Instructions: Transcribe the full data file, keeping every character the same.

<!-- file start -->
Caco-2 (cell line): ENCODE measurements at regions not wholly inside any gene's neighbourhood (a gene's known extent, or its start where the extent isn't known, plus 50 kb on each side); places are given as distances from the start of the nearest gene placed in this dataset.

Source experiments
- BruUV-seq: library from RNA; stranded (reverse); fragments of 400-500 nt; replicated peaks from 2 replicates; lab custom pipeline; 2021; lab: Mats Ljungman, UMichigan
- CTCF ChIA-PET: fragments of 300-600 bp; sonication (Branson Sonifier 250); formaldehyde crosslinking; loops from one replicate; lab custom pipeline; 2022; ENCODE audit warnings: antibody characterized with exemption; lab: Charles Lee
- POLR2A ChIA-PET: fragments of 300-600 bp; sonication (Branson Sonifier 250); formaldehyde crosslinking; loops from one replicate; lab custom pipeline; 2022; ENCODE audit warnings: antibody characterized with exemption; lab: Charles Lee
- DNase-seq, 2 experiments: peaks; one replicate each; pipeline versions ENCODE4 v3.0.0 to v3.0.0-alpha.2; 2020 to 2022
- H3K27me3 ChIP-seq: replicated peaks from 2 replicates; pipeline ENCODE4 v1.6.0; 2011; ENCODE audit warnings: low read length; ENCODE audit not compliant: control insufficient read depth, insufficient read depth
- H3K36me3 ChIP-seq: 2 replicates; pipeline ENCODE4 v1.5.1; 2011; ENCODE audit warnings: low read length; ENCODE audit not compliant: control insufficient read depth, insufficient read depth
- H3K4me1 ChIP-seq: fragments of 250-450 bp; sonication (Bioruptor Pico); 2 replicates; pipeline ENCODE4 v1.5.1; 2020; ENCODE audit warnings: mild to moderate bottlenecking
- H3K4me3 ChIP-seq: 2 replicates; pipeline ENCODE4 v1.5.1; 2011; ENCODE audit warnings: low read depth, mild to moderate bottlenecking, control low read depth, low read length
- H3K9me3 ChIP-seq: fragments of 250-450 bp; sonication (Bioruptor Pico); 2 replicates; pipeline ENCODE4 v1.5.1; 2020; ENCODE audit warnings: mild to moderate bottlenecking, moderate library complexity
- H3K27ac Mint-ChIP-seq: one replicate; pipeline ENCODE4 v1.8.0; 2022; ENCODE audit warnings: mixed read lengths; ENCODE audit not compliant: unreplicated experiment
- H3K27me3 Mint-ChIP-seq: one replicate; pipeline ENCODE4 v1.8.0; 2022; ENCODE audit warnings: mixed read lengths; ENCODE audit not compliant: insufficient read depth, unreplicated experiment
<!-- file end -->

Caco-2 (cell line): ENCODE measurements at regions not wholly inside any gene's neighbourhood (a gene's known extent, or its start where the extent isn't known, plus 50 kb on each side); places are given as distances from the start of the nearest gene placed in this dataset.

Source experiments
- BruUV-seq: library from RNA; stranded (reverse); fragments of 400-500 nt; replicated peaks from 2 replicates; lab custom pipeline; 2021; lab: Mats Ljungman, UMichigan
- CTCF ChIA-PET: fragments of 300-600 bp; sonication (Branson Sonifier 250); formaldehyde crosslinking; loops from one replicate; lab custom pipeline; 2022; ENCODE audit warnings: antibody characterized with exemption; lab: Charles Lee
- POLR2A ChIA-PET: fragments of 300-600 bp; sonication (Branson Sonifier 250); formaldehyde crosslinking; loops from one replicate; lab custom pipeline; 2022; ENCODE audit warnings: antibody characterized with exemption; lab: Charles Lee
- DNase-seq, 2 experiments: peaks; one replicate each; pipeline versions ENCODE4 v3.0.0 to v3.0.0-alpha.2; 2020 to 2022
- H3K27me3 ChIP-seq: replicated peaks from 2 replicates; pipeline ENCODE4 v1.6.0; 2011; ENCODE audit warnings: low read length; ENCODE audit not compliant: control insufficient read depth, insufficient read depth
- H3K36me3 ChIP-seq: 2 replicates; pipeline ENCODE4 v1.5.1; 2011; ENCODE audit warnings: low read length; ENCODE audit not compliant: control insufficient read depth, insufficient read depth
- H3K4me1 ChIP-seq: fragments of 250-450 bp; sonication (Bioruptor Pico); 2 replicates; pipeline ENCODE4 v1.5.1; 2020; ENCODE audit warnings: mild to moderate bottlenecking
- H3K4me3 ChIP-seq: 2 replicates; pipeline ENCODE4 v1.5.1; 2011; ENCODE audit warnings: low read depth, mild to moderate bottlenecking, control low read depth, low read length
- H3K9me3 ChIP-seq: fragments of 250-450 bp; sonication (Bioruptor Pico); 2 replicates; pipeline ENCODE4 v1.5.1; 2020; ENCODE audit warnings: mild to moderate bottlenecking, moderate library complexity
- H3K27ac Mint-ChIP-seq: one replicate; pipeline ENCODE4 v1.8.0; 2022; ENCODE audit warnings: mixed read lengths; ENCODE audit not compliant: unreplicated experiment
- H3K27me3 Mint-ChIP-seq: one replicate; pipeline ENCODE4 v1.8.0; 2022; ENCODE audit warnings: mixed read lengths; ENCODE audit not compliant: insufficient read depth, unreplicated experiment